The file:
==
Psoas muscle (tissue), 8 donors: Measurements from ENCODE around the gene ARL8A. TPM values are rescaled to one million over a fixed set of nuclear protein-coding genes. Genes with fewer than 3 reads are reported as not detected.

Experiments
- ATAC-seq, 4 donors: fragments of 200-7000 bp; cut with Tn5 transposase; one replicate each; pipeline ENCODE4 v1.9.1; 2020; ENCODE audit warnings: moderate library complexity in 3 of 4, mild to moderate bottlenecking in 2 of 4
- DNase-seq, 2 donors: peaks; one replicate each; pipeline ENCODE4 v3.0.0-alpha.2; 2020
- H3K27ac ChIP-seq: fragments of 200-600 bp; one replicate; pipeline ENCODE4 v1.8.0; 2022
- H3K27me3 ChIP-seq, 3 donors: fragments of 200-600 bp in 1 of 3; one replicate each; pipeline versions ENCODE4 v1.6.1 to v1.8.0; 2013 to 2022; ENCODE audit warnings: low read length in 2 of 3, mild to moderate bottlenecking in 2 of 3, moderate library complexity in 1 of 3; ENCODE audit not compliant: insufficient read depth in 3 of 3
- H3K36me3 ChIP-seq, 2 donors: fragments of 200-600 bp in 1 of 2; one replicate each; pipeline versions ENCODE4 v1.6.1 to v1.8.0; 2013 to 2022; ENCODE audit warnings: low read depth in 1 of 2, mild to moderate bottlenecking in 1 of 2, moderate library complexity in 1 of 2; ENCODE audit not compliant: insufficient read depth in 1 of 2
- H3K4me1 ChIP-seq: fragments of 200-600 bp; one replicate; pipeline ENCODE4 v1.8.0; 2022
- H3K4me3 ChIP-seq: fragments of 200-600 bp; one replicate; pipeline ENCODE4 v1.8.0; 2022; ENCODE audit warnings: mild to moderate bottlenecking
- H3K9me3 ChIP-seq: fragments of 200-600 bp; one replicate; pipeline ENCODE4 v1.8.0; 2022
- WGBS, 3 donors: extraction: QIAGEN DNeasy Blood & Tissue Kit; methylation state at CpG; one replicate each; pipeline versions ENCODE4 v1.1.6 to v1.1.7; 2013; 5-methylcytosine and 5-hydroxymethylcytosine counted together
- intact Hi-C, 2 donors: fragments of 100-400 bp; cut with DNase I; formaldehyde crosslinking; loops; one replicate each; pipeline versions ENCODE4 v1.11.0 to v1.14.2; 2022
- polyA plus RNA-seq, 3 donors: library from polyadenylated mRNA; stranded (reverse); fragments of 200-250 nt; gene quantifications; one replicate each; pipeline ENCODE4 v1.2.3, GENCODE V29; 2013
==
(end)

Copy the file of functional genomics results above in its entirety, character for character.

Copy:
Psoas muscle (tissue), 8 donors: Measurements from ENCODE around the gene ARL8A. TPM values are rescaled to one million over a fixed set of nuclear protein-coding genes. Genes with fewer than 3 reads are reported as not detected.

Experiments
- ATAC-seq, 4 donors: fragments of 200-7000 bp; cut with Tn5 transposase; one replicate each; pipeline ENCODE4 v1.9.1; 2020; ENCODE audit warnings: moderate library complexity in 3 of 4, mild to moderate bottlenecking in 2 of 4
- DNase-seq, 2 donors: peaks; one replicate each; pipeline ENCODE4 v3.0.0-alpha.2; 2020
- H3K27ac ChIP-seq: fragments of 200-600 bp; one replicate; pipeline ENCODE4 v1.8.0; 2022
- H3K27me3 ChIP-seq, 3 donors: fragments of 200-600 bp in 1 of 3; one replicate each; pipeline versions ENCODE4 v1.6.1 to v1.8.0; 2013 to 2022; ENCODE audit warnings: low read length in 2 of 3, mild to moderate bottlenecking in 2 of 3, moderate library complexity in 1 of 3; ENCODE audit not compliant: insufficient read depth in 3 of 3
- H3K36me3 ChIP-seq, 2 donors: fragments of 200-600 bp in 1 of 2; one replicate each; pipeline versions ENCODE4 v1.6.1 to v1.8.0; 2013 to 2022; ENCODE audit warnings: low read depth in 1 of 2, mild to moderate bottlenecking in 1 of 2, moderate library complexity in 1 of 2; ENCODE audit not compliant: insufficient read depth in 1 of 2
- H3K4me1 ChIP-seq: fragments of 200-600 bp; one replicate; pipeline ENCODE4 v1.8.0; 2022
- H3K4me3 ChIP-seq: fragments of 200-600 bp; one replicate; pipeline ENCODE4 v1.8.0; 2022; ENCODE audit warnings: mild to moderate bottlenecking
- H3K9me3 ChIP-seq: fragments of 200-600 bp; one replicate; pipeline ENCODE4 v1.8.0; 2022
- WGBS, 3 donors: extraction: QIAGEN DNeasy Blood & Tissue Kit; methylation state at CpG; one replicate each; pipeline versions ENCODE4 v1.1.6 to v1.1.7; 2013; 5-methylcytosine and 5-hydroxymethylcytosine counted together
- intact Hi-C, 2 donors: fragments of 100-400 bp; cut with DNase I; formaldehyde crosslinking; loops; one replicate each; pipeline versions ENCODE4 v1.11.0 to v1.14.2; 2022
- polyA plus RNA-seq, 3 donors: library from polyadenylated mRNA; stranded (reverse); fragments of 200-250 nt; gene quantifications; one replicate each; pipeline ENCODE4 v1.2.3, GENCODE V29; 2013